In La tregua we learn how Levi’s Central European adventures did not end with the liberation of Auschwitz by the Russians. For reasons that have never been fully made clear, or maybe by virtue of pure negligence or bureaucratic disorganization, Levi’s repatriation and that of many Italians like him took place much later - at the end of 1945 after a tortuous and long journey through Poland, White Russia, the Ukraine, Rumania and Hungary, Czechoslovakia. This book is his travel log. It begins in the midst of the fog of Auschwitz, which had just been liberated and was still full of death. It stretches across never-before-described settings in a Europe under a truce. This is the Europe that had just come out of the nightmare of war and Nazi occupation but was not yet paralyzed by the new anguish of the cold war. Levi describes the black markets in Cracow and Katowice; bivouacking and mass movements of the demobilized soldiers of the Red Army; the limitless lands of Russia, run through with glory, misery, forgetfulness, and the life force; marshes and untouched forests; the noisy choral festivities of the Russians drunk with victory; and the dormitory rooms full of the dreams of the Italians on their uncertain way home.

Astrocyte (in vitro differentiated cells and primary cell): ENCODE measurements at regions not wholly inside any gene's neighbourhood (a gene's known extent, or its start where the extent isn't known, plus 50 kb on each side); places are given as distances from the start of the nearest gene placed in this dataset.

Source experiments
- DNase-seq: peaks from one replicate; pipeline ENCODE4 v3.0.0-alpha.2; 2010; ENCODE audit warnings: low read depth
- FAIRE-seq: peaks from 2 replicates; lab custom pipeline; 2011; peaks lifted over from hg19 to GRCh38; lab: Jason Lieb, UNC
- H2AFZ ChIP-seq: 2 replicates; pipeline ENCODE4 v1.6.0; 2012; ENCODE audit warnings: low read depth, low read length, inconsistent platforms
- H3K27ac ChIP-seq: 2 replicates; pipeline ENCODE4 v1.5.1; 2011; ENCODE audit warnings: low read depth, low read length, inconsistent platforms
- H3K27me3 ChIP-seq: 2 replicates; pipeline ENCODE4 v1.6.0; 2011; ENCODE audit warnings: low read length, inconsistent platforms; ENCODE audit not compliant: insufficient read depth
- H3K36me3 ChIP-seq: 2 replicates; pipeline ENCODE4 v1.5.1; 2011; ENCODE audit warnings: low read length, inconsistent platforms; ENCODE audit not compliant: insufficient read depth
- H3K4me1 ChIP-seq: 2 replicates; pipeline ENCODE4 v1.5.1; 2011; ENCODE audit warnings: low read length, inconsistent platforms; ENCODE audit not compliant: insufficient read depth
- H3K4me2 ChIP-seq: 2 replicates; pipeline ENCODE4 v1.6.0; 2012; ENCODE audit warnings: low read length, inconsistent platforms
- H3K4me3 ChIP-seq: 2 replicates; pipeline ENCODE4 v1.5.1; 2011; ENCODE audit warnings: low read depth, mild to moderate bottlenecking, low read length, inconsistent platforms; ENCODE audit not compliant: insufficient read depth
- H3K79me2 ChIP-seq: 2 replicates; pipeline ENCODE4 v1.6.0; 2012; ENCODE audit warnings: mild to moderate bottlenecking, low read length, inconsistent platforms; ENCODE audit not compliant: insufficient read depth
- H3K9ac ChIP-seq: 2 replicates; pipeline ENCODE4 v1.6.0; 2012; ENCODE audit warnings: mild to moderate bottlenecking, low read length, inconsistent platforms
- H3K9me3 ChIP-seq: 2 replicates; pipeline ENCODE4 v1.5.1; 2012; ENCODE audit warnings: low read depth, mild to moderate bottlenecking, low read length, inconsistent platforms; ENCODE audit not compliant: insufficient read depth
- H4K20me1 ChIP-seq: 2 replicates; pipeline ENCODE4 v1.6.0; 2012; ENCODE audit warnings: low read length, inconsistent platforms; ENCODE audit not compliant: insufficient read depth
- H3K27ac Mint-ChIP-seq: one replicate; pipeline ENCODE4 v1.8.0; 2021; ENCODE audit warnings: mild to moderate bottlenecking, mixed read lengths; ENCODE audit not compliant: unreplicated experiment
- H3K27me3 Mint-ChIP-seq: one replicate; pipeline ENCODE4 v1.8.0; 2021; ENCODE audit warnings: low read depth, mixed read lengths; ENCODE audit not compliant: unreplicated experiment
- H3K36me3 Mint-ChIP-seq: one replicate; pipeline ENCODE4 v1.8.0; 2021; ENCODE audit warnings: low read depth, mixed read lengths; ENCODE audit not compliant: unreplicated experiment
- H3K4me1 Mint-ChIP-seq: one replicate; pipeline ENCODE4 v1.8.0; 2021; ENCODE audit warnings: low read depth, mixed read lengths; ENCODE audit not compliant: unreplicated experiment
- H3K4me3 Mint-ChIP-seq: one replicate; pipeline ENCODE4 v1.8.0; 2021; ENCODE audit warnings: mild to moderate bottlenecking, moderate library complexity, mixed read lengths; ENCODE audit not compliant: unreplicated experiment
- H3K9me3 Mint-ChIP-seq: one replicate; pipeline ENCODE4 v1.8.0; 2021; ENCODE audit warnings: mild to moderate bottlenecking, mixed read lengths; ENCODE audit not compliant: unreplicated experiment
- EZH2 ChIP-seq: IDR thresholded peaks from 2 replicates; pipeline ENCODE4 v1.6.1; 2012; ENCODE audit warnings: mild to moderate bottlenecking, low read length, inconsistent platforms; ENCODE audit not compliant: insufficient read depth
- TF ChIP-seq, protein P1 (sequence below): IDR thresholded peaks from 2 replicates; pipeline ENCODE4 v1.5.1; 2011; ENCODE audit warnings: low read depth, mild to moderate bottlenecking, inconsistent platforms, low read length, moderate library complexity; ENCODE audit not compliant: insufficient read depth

In these pages we rediscover Primo Levi’s taste for the concise and witty, in the manner of the moralists. There is the Greek, loyal to his extraordinary anarchic mercantile code. There is Cesare 'a child of the sun, everybody’s friend,' who follows his crazy plans of action with a great practical sense. There is the Moor of Verona, the great old blasphemous man who seems like he has come out of the apocalypse. There is Hurbinek, the child born in Auschwitz who 'had never seen a tree.' The entire span of the book takes place under these two signs – on the one hand, the persistence, in dozens of open and secret ways, of the 'pestilence that had flattened Europe to the ground'; on the other, the discovery of a new Russia, seen at first hand and from the inside, sometimes smiling, sometimes tragic, and picaresque or epic or Oblomovian [idle and passive], far away from any ideological framework and much closer to the famous representations of Pushkin, Gogol, and Tolstoy".
    [jacket flap, Einaudi, 1963, unsigned but written by Italo Calvino]